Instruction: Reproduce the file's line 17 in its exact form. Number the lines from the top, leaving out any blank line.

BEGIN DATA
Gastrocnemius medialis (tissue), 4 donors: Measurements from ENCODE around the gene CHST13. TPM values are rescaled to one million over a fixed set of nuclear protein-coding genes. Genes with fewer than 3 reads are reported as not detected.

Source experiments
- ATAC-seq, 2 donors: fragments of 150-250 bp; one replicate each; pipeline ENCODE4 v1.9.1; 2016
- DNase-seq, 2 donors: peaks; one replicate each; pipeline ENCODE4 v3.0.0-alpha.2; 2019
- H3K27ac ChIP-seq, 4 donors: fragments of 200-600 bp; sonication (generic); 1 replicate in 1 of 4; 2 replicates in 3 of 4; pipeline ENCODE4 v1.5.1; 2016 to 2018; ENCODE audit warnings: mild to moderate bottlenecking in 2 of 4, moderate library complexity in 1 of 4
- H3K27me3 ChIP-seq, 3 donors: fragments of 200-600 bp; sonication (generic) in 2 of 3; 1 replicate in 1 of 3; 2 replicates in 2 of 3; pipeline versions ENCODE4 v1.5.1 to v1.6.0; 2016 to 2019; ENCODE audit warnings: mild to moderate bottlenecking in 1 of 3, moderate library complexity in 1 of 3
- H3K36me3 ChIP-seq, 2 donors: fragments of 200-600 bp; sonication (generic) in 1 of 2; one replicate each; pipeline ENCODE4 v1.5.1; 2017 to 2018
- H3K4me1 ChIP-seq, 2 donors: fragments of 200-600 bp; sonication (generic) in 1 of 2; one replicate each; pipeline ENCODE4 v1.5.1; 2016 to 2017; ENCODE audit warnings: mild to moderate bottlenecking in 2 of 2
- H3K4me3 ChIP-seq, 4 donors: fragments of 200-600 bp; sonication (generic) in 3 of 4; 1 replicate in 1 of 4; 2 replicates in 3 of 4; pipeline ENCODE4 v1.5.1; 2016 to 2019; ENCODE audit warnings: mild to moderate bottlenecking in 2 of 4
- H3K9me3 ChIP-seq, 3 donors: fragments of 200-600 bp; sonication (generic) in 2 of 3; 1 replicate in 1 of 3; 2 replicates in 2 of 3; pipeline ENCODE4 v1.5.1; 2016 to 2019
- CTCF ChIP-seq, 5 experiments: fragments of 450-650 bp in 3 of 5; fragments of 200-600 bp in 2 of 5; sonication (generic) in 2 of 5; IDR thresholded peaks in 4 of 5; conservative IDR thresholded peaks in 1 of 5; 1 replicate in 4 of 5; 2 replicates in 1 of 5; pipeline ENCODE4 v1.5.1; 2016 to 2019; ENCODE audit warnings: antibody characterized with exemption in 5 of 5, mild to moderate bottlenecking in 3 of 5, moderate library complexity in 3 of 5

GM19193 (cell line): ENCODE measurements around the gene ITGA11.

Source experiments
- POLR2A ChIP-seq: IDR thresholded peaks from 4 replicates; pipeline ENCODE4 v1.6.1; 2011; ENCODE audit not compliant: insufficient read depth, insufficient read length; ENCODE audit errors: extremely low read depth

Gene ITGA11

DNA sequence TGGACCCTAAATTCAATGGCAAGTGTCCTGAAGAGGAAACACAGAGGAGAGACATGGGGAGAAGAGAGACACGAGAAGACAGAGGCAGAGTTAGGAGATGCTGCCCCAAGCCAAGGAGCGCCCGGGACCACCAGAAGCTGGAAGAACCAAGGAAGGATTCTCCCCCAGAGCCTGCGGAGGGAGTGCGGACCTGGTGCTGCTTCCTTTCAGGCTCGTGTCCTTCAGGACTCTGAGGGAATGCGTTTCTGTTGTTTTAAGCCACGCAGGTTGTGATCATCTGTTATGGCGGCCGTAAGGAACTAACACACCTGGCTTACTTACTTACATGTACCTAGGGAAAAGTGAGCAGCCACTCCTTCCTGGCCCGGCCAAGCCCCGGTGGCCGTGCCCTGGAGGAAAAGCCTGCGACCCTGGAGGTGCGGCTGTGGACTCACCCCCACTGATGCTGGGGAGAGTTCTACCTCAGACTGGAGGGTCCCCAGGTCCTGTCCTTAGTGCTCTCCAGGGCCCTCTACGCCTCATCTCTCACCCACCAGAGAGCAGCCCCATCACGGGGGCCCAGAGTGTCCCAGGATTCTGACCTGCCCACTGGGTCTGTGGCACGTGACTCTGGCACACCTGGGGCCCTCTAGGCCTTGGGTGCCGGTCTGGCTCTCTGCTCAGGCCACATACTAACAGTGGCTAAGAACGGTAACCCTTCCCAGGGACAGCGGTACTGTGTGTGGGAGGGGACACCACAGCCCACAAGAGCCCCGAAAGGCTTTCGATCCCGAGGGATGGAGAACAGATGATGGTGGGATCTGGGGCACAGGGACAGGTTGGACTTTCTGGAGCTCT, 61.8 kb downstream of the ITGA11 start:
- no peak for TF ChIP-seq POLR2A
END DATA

- no peak for TF ChIP-seq POLR2A